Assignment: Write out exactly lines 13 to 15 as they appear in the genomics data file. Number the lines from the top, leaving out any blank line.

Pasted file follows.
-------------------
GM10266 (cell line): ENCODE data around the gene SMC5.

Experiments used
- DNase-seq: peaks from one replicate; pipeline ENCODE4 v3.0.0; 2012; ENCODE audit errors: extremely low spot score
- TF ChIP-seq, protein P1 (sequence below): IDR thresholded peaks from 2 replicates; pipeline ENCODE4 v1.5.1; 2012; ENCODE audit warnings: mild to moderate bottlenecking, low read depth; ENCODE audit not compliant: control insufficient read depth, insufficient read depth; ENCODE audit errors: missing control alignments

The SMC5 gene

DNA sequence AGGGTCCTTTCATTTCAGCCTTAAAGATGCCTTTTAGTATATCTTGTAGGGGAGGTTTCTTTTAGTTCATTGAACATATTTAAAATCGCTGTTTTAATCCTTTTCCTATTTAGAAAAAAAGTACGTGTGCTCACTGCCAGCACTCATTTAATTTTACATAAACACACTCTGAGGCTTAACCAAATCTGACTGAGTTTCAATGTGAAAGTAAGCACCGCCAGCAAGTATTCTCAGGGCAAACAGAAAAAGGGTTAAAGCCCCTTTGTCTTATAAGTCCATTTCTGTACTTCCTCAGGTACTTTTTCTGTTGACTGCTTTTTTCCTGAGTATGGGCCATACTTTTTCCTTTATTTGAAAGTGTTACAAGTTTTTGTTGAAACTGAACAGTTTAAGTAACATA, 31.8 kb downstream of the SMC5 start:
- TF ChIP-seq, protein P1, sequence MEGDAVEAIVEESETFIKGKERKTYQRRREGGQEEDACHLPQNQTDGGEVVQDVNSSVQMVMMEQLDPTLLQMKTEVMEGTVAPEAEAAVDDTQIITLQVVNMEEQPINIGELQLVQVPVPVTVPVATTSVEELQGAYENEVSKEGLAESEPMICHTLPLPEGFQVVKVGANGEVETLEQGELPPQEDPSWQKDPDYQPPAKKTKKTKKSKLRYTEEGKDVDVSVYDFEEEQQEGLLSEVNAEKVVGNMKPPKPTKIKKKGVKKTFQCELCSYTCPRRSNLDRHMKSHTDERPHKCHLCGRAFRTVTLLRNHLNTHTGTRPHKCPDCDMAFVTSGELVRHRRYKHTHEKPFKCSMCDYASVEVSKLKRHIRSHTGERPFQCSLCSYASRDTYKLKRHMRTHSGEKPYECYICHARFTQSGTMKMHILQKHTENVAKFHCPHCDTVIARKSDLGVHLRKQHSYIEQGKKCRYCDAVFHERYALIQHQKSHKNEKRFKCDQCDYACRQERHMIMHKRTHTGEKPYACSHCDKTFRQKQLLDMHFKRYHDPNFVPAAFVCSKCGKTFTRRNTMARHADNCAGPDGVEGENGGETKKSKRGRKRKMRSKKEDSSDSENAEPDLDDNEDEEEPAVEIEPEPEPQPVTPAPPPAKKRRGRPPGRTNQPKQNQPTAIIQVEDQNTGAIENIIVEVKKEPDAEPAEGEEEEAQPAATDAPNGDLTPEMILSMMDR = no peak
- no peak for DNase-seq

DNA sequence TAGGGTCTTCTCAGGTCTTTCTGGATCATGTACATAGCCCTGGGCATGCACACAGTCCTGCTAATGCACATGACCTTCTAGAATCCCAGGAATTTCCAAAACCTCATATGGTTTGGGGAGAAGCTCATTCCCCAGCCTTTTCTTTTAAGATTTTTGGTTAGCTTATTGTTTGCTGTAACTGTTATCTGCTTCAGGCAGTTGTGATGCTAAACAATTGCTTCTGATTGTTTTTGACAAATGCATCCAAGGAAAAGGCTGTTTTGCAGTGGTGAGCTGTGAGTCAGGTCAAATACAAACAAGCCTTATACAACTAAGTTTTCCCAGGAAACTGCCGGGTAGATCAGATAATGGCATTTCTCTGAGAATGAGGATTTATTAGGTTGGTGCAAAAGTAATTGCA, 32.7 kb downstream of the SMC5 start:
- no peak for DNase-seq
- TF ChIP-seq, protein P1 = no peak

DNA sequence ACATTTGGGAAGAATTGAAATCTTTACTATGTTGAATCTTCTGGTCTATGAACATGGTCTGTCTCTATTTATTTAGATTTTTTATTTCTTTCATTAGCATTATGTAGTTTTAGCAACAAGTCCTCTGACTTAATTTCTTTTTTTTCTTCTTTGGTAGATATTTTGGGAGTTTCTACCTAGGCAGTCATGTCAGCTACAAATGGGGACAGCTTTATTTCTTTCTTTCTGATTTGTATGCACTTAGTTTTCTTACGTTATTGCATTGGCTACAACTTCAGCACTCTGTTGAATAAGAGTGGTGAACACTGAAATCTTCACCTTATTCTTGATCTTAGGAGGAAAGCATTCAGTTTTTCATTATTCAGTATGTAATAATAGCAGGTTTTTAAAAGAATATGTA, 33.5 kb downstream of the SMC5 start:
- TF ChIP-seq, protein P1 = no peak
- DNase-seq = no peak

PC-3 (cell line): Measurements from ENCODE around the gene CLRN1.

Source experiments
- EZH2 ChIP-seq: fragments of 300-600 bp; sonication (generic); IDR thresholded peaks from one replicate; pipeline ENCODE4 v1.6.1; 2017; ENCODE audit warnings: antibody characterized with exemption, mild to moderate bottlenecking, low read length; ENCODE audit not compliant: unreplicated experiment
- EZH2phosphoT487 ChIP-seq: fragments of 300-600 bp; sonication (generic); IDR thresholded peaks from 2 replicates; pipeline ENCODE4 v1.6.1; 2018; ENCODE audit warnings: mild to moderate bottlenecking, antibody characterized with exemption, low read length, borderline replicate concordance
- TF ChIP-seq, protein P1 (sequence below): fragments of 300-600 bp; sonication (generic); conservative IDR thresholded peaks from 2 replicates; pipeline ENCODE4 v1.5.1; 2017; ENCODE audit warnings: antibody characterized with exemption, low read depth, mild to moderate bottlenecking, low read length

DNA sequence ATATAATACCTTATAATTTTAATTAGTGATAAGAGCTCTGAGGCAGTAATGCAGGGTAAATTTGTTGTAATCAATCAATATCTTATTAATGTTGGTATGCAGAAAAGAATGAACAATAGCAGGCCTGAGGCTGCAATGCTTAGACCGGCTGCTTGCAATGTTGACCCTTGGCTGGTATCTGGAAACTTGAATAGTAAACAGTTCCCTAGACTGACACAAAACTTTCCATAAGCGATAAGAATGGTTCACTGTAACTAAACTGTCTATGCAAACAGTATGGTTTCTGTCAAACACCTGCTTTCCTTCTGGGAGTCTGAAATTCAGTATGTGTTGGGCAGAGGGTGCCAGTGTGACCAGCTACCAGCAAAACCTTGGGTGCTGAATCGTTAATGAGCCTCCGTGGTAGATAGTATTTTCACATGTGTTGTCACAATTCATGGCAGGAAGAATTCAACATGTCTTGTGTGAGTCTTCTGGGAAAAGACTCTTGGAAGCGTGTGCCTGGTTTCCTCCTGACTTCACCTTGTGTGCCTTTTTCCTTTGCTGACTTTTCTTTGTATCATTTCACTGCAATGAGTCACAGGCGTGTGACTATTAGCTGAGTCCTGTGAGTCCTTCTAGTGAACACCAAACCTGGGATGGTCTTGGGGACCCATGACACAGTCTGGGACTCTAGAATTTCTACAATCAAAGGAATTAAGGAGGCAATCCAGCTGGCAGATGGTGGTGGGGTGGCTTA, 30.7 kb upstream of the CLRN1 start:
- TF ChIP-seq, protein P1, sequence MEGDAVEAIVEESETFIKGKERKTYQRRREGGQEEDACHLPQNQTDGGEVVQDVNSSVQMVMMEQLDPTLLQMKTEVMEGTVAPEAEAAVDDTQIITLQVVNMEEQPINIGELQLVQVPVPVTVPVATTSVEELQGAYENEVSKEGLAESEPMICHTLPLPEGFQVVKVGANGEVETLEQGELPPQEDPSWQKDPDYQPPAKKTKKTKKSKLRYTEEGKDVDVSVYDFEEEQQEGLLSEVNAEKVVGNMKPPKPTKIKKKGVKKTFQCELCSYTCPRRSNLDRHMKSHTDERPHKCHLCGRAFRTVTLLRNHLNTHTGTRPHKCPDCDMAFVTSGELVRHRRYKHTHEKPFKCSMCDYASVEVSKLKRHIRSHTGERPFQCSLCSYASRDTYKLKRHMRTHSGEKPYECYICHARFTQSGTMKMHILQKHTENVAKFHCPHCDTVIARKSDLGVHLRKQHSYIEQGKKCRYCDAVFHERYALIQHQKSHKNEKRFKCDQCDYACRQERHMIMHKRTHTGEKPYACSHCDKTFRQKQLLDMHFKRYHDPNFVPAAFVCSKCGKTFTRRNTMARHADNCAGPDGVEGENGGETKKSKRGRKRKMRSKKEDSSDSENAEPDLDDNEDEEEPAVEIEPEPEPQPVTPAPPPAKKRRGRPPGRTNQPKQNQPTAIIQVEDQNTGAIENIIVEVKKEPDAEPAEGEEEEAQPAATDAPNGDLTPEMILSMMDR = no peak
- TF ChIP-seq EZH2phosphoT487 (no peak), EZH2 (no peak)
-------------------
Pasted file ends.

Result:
- TF ChIP-seq, protein P1 = no peak
- DNase-seq = no peak

PC-3 (cell line): Measurements from ENCODE around the gene CLRN1.